By Scott Keith –
Look at me! It’s cliché. In our age full of social media, selfies, and self-aggrandizement, we all want people to look at us. We want to be noticed. We want to be famous, if even for 15 seconds. We want the world to love us. It starts when we are young and just learning to do this or that, and we yell out to mom and dad, “look at me,” and it only gets worse from there.
It is the way of our fallen hearts. As sinners, we are, as the reformers described, incurvitus in se, or turned in on ourselves. We truly are perpetually navel-gazing. This realization, that is, a reclaimed and definite doctrine of sin was one of the major rediscoveries of the Reformation. Drawing on insights from Augustine, in his earlier commentary on Paul’s Epistle to the Romans, Luther tells us that man is, “so curved in upon himself that he uses not only physical but even spiritual goods for his own purposes and in all things, seeks only himself.” (Luther’s Works, vol. 25, p. 345)
Asking people to “look at us,” is only one way that being turned in on ourselves shows itself. We continually sin against others. We regularly put our own will before God’s. But most of all, we think that the good things we do either earn God’s favor in some way or, perhaps more frequently, show God how much we appreciate Him. We think that we can either: 1) earn God’s favor so that He will save us, or 2) earn His favor after He has saved us. Thus, like a broken record we proclaim, “look at me!”
We tend to focus, even once saved, on fulfilling God’s Law. We know that we could not earn God’s favor before our salvation, yet we think that we surely can get him to notice that we are a little better at fulfilling the Law now that we are saved. We fail to remember the words of the Prophet Isaiah, “all our righteous acts are like filthy rags…” (Isaiah 54:6)
Here is the bad news, we cannot, we will not, even as Christians, fulfill the Law of God. As Paul says: “For I do not do the good I want to do, but the evil I do not want to do—this I keep on doing.” (Romans 7:19) In other words, no matter how often we say to God, “look at me,” when He does, He will only see the truth. God will see that we are not fulfilling His will, His Law. Telling God to look at us only provides God one more opportunity to see how dirty we really are.
We need to stop asking the Law to make things better. We need to stop believing that it will turn bad people into good. We need to stop relying on the Law to change behavior, either our own or our children’s. The Law, even if it does change some behavior, will only do so in the short term. If we want real change, real love, we need to realize that only the Gospel––the Word of Christ’s death and resurrection for you and all people––can accomplish real, long-term, and lasting change. By the power of the Holy Spirit and for the sake of Christ, only the Gospel saves and changes the heart.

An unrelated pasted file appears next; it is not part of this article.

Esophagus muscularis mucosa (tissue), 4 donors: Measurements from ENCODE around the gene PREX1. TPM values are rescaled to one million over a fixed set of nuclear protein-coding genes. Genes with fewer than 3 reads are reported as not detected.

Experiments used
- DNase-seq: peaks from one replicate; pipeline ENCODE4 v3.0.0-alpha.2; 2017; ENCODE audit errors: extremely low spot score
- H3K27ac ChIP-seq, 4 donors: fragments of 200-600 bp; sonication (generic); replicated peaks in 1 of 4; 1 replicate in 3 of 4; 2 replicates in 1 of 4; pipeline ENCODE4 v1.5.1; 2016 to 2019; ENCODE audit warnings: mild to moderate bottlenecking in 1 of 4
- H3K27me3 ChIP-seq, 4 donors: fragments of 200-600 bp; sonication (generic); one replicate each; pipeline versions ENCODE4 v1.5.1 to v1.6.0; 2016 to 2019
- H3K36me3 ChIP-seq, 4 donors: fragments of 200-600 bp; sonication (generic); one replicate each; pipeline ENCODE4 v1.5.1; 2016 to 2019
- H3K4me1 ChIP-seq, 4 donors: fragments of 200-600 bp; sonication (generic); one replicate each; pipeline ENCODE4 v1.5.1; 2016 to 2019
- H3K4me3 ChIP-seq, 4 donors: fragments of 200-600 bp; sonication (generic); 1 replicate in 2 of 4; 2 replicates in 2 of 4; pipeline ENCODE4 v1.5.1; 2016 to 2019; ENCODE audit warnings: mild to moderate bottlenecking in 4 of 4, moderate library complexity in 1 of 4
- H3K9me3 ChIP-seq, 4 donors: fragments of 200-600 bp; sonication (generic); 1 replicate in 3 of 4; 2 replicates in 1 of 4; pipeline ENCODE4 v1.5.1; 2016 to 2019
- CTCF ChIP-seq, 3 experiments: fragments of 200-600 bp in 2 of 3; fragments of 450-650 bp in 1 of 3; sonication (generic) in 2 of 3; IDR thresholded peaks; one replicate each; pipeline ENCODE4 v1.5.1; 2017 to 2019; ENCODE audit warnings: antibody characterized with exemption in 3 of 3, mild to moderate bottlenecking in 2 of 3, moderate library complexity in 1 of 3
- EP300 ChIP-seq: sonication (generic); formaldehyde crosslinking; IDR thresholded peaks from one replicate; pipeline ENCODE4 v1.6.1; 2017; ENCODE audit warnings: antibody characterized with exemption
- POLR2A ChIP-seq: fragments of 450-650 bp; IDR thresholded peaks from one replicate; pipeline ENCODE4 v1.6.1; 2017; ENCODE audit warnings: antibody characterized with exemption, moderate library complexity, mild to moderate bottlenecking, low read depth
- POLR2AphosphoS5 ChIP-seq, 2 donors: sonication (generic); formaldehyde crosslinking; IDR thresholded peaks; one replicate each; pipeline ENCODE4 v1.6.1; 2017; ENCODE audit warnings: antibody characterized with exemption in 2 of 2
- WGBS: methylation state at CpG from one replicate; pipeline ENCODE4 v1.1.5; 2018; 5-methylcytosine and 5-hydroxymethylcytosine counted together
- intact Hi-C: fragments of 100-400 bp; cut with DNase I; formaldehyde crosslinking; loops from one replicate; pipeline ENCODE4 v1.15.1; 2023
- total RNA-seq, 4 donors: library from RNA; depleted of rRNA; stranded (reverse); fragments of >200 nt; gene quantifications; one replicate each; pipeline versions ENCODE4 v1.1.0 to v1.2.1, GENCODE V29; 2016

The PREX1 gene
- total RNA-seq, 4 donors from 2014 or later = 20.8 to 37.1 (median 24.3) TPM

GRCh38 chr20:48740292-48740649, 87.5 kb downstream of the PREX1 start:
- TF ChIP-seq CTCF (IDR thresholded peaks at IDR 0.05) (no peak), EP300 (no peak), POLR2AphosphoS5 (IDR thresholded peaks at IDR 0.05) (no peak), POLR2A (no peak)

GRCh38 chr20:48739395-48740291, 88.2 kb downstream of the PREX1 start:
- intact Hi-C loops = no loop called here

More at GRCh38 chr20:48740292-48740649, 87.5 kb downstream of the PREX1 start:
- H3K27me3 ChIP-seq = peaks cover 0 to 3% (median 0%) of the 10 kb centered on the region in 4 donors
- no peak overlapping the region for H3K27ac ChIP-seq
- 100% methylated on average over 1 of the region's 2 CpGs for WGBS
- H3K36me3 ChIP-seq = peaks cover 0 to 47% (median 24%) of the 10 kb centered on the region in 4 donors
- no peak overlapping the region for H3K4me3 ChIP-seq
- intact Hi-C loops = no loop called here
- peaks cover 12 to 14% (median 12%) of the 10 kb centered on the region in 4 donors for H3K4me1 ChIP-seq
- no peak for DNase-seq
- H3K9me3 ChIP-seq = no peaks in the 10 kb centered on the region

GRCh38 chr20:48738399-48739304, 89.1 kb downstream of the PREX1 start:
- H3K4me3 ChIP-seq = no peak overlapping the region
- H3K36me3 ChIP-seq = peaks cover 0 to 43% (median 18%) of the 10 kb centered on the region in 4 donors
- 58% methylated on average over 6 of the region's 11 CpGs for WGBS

So, does this mean that the Law is bad? Again, here we listen to the words of the Apostle Paul: “Certainly not! Nevertheless, I would not have known what sin was had it not been for the law. For I would not have known what coveting really was if the law had not said, ‘You shall not covet.’” (Romans 7:7) So then, the Law is not bad, but neither does it produce good works––the fruits of the spirit––in us or obedience to God or His Law. (FC, SD, 5&6) To say this another way, the Law does not help us when we say to God, “look at me.”
Nor are Christians exempt from hearing the proclamation of the Law. We Christians constantly struggle against our sinful nature which stubbornly clings to us. The Old-Adam in us needs to hear the Law of God in order that he may be reminded of God’s will, and so that will of the Old-Adam in us be subdued. (FC, SD, 3) The Old-Adam needs to be killed in us by the proclamation of the Law so that the new man can be constantly brought to life by the power of the Gospel so that we surrender ourselves captive to the Spirit. (Romans 6:12) This is what it means to be simul iustus et peccator, at the same time saved saint and sinner.
What we need, what we pray for, what we trust in, is that when God looks at us, He sees Christ standing in our place. He sees His Only Son who loved us, lived the perfect life in our stead, died the death on the cross paying the price for us, gave us His righteousness and took on our unrighteousness.
Christ set us free from sin, death, and the power of the Devil. Christ set us free from the curse of the Law and our own attempts to save ourselves through it. Christ is the end of the Law for us. (Romans 10:4) This does not mean that as Christians we no longer need to hear the Law. It means that the Law has no power to save, and it never has. For if Christ alone saves, then nothing else does. It says that the Law was given to show us our sin. It means that Christ is sufficient and we are insufficient. It means the intent of the Law was never to supplant Christ. It means that Christ did not come as the second Moses. It says the Law shows us God’s will, thus revealing the depth of our sin. That same Law, because we stand in Christ, has no power to coerce or curse us. (FC, SD, 2)
You, dear Christian friend, stand in Christ alone. You need not cry out for God to look at you in all the glory of your works, your filthy rags. Rather, you cry out to God, “Hide your face from my sins, and blot out all my iniquities.” (Psalm 51:9) We pray, “Lord God heavenly Father, please when you cast your gaze in my direction see Christ standing in my place.” Just as we look to Christ as our only hope for salvation, we pray that God looks at Christ rather than at our feeble attempts to save ourselves through the Law. In other words, don’t look at me, look at Christ!
Soli Deo Gloria. Amen!